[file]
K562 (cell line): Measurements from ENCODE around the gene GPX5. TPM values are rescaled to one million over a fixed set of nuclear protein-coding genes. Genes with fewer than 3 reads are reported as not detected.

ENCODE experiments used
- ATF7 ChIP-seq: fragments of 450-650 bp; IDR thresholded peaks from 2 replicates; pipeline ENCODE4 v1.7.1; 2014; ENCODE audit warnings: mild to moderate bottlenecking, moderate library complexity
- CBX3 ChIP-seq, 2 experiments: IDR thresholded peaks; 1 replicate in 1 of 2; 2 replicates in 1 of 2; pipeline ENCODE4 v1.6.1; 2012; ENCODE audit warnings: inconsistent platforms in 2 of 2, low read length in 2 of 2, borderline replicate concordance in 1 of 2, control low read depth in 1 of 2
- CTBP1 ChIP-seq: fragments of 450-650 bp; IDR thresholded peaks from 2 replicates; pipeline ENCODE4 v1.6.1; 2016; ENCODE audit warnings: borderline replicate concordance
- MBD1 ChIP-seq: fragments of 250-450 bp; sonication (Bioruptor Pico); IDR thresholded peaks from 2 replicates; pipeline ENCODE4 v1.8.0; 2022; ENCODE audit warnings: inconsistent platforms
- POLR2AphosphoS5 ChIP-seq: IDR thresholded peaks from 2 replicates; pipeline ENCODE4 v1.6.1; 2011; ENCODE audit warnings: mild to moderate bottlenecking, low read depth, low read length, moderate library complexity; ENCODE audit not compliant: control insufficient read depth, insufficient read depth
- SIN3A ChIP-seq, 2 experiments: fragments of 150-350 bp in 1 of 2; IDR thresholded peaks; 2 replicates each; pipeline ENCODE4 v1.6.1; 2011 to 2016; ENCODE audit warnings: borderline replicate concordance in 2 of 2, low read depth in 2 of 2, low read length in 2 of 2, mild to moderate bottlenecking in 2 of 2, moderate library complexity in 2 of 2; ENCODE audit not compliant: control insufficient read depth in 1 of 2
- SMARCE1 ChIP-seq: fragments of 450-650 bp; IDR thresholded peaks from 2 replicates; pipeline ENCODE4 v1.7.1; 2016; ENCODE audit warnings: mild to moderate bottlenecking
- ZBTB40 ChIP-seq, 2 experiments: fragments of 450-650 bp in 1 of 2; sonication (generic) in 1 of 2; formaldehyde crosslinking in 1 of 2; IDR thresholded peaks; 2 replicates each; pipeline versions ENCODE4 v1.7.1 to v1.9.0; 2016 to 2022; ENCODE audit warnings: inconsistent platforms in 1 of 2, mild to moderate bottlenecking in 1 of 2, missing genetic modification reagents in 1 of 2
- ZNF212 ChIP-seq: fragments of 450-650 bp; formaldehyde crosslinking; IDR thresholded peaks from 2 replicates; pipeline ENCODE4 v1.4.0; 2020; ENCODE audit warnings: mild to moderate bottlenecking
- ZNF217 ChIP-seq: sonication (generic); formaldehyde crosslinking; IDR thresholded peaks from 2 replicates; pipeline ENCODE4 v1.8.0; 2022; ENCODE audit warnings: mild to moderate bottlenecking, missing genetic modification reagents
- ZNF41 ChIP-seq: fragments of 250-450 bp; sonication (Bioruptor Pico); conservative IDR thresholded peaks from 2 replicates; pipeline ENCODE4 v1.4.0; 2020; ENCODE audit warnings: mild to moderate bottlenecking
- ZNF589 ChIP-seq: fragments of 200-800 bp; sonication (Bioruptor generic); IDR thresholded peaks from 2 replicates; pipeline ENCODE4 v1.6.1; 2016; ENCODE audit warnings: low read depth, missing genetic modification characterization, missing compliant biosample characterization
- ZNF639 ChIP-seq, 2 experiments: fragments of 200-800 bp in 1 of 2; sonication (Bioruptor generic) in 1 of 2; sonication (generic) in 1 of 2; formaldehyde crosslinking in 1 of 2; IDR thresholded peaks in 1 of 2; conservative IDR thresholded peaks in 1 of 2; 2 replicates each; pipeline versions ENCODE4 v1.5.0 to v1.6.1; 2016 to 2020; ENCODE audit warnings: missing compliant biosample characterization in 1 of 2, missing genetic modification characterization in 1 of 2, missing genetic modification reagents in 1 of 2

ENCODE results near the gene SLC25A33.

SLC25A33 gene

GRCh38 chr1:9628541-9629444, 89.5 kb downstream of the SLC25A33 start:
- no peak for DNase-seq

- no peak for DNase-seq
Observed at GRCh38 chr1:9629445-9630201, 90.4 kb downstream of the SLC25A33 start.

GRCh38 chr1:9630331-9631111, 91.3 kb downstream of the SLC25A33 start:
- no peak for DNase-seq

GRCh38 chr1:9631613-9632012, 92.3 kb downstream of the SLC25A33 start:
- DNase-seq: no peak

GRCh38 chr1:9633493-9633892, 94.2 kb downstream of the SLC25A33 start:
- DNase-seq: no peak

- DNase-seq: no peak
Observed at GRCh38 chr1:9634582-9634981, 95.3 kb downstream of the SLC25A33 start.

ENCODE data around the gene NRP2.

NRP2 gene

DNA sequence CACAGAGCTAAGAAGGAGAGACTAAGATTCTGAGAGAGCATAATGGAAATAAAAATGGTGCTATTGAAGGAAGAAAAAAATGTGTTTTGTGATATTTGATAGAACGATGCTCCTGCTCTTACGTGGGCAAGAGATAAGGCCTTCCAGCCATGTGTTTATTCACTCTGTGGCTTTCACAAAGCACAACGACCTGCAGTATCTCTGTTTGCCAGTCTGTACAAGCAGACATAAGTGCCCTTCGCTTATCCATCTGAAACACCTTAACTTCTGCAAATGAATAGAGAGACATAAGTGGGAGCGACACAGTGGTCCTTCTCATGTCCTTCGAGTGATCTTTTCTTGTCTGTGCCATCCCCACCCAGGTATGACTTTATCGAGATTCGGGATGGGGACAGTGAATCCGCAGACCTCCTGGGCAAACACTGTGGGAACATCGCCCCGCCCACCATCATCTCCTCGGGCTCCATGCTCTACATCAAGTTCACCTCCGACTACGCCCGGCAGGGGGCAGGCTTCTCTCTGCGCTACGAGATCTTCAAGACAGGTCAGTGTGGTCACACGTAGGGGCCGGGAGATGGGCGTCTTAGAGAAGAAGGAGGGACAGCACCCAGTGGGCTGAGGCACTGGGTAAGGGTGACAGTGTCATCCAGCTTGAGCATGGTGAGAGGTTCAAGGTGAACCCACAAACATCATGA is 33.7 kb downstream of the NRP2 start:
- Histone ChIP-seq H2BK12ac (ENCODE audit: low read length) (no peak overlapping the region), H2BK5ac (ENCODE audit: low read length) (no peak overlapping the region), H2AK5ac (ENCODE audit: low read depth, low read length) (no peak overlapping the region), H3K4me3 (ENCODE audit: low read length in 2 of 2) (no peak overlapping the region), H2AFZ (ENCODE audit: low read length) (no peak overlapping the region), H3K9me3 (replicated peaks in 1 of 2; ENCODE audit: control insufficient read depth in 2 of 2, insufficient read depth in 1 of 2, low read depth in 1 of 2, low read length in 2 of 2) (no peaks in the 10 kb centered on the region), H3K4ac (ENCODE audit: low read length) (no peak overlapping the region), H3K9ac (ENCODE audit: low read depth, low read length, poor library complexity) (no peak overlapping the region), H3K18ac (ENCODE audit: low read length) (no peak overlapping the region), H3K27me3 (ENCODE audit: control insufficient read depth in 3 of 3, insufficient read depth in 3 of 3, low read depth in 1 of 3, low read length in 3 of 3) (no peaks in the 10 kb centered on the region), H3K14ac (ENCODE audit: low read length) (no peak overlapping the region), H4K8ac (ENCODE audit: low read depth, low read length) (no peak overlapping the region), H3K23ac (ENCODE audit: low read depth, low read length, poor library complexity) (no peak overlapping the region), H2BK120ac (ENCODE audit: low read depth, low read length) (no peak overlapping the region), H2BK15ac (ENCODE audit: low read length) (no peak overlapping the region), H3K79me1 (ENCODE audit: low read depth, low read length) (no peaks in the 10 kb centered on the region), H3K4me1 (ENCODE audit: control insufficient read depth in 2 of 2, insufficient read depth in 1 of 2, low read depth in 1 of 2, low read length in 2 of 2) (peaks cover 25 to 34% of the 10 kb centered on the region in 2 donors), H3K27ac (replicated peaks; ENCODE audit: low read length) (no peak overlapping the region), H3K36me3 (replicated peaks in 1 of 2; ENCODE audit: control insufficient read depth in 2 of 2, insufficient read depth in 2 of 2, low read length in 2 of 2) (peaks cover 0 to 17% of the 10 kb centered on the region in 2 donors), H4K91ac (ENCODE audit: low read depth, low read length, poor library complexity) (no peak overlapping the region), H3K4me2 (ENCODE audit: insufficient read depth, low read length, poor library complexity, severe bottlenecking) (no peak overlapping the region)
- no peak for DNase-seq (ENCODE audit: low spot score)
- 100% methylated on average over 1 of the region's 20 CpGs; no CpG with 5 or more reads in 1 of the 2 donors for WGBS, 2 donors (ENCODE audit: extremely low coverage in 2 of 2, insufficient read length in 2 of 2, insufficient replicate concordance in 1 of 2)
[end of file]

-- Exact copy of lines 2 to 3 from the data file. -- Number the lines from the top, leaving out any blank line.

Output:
ENCODE experiments used
- ATF7 ChIP-seq: fragments of 450-650 bp; IDR thresholded peaks from 2 replicates; pipeline ENCODE4 v1.7.1; 2014; ENCODE audit warnings: mild to moderate bottlenecking, moderate library complexity